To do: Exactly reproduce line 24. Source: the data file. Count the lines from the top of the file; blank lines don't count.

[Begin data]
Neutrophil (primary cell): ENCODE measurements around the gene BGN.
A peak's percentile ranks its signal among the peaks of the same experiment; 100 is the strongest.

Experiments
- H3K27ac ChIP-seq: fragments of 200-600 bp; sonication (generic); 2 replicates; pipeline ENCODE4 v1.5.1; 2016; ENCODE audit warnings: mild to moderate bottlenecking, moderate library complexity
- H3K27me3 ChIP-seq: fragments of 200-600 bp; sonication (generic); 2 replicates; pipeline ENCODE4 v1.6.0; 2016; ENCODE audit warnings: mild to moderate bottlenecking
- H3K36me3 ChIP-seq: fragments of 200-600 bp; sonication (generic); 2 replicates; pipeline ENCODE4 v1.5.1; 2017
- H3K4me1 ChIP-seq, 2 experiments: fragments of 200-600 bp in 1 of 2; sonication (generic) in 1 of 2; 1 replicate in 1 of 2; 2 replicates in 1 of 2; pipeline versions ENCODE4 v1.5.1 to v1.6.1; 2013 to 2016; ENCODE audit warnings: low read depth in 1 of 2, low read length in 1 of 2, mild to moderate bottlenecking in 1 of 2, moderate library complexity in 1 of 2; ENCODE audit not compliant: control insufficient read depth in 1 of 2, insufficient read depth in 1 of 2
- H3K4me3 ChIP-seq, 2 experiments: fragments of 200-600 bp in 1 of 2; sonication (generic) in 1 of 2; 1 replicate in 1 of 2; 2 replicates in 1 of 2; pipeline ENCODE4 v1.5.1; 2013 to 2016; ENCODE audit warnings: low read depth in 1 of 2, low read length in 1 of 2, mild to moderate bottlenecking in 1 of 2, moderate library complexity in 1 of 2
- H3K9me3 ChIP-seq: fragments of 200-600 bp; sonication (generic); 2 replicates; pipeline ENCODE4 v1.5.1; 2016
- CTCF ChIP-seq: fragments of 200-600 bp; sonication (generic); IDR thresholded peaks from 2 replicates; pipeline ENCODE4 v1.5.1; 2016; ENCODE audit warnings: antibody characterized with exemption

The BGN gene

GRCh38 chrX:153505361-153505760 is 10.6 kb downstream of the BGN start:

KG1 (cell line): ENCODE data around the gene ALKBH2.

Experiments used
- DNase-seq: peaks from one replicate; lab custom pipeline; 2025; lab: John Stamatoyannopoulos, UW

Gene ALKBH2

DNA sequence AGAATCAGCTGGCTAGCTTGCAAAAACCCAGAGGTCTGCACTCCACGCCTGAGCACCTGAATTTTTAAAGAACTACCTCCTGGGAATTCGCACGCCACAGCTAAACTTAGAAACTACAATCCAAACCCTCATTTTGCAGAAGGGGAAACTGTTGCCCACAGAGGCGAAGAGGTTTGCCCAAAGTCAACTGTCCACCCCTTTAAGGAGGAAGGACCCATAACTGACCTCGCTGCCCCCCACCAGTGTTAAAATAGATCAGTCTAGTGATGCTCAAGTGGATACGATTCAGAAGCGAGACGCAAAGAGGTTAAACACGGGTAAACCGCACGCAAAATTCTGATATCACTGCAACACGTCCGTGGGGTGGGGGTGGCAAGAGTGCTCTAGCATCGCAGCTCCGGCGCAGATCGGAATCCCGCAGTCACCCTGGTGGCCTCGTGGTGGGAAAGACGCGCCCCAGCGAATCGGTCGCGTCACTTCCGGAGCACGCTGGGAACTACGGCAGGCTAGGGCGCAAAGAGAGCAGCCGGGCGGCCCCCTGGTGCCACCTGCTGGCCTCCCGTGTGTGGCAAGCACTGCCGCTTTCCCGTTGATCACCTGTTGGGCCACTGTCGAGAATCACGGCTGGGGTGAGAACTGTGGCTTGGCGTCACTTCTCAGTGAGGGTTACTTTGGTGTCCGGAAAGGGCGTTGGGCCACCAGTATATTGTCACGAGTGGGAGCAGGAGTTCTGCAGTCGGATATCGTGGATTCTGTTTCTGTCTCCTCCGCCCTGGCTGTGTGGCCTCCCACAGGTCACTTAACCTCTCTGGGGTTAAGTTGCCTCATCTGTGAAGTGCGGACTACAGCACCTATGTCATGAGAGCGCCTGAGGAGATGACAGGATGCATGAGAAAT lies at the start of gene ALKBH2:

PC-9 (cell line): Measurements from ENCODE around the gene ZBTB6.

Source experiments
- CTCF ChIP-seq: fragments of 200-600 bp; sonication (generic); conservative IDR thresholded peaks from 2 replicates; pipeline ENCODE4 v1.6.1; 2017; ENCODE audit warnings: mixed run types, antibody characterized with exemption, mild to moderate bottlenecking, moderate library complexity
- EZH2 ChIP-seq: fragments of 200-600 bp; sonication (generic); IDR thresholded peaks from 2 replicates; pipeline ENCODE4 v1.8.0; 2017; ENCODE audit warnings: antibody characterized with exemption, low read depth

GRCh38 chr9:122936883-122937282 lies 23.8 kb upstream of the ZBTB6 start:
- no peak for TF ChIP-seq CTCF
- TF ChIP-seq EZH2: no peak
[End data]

- TF ChIP-seq EZH2: no peak